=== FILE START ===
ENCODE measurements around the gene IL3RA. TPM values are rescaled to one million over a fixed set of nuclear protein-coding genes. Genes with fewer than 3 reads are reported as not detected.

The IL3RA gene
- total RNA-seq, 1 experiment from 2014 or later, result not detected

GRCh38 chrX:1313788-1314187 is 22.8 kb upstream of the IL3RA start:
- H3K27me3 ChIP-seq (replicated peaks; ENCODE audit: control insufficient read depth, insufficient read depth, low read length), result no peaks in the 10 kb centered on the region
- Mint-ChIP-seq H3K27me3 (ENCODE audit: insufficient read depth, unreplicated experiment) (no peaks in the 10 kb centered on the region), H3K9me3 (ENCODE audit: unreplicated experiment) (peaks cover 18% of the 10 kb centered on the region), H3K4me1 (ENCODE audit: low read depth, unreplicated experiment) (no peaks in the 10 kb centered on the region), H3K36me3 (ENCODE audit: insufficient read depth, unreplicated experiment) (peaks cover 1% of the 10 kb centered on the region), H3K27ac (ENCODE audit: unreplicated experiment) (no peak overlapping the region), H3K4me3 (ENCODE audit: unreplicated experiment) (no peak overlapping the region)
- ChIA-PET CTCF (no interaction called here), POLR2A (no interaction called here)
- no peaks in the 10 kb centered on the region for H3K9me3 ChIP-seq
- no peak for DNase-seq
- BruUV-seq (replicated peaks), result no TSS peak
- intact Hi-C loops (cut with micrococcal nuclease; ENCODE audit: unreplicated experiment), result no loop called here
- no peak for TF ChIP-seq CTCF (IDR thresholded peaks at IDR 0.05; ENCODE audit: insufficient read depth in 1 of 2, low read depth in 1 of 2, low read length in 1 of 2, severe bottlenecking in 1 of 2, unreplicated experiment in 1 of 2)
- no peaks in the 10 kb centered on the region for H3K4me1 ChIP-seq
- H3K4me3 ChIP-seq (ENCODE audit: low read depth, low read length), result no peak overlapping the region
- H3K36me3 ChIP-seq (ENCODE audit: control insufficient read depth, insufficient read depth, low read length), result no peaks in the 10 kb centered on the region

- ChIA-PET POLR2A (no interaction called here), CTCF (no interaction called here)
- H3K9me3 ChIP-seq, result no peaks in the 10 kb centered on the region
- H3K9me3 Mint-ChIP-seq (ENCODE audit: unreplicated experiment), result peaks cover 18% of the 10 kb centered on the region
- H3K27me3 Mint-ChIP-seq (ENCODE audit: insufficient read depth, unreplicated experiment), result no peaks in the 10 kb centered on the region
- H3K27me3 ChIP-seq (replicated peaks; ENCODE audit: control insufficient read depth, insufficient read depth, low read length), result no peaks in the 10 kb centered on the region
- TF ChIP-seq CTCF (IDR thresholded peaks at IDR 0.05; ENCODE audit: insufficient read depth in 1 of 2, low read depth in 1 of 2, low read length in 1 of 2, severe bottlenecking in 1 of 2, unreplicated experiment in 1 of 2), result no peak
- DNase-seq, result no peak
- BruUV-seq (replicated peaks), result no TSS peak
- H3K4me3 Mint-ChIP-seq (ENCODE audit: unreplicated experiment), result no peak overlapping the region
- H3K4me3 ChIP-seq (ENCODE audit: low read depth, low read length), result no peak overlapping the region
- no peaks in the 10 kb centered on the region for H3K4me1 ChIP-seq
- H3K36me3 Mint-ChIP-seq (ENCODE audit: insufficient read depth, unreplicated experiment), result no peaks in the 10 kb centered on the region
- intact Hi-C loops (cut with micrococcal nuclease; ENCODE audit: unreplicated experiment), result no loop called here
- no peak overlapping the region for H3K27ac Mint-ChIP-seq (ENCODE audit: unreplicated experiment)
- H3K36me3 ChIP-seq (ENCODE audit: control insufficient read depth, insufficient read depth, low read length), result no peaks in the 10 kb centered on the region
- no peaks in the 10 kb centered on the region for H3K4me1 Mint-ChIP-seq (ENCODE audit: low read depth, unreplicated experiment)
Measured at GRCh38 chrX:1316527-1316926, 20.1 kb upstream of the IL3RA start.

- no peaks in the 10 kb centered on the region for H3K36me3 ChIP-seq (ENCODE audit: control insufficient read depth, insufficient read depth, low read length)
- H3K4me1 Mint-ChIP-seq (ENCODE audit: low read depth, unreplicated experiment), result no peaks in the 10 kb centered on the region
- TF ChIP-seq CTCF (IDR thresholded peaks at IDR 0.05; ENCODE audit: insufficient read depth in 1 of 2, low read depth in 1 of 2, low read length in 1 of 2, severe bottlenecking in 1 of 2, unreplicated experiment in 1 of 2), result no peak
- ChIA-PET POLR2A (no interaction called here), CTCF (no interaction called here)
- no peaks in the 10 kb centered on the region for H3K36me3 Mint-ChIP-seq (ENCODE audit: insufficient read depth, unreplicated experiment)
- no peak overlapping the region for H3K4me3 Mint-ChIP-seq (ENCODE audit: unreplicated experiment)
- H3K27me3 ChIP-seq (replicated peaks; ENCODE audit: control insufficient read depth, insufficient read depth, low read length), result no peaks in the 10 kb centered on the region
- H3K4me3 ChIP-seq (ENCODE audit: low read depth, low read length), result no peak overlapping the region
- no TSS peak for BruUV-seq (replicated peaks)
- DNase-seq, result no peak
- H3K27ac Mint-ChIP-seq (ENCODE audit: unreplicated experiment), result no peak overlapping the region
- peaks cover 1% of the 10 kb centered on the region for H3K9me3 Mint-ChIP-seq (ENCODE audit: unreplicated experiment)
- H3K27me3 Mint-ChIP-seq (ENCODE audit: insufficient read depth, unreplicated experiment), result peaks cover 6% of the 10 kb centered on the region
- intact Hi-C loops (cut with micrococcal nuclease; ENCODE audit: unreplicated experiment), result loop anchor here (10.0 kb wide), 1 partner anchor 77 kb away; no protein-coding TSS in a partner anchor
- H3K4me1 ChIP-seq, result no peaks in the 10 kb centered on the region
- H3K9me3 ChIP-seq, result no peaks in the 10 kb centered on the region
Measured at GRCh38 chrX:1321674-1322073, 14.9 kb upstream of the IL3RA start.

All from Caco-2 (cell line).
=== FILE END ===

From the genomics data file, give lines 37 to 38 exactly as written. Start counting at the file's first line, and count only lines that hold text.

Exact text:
- no peaks in the 10 kb centered on the region for H3K36me3 Mint-ChIP-seq (ENCODE audit: insufficient read depth, unreplicated experiment)
- no peak overlapping the region for H3K4me3 Mint-ChIP-seq (ENCODE audit: unreplicated experiment)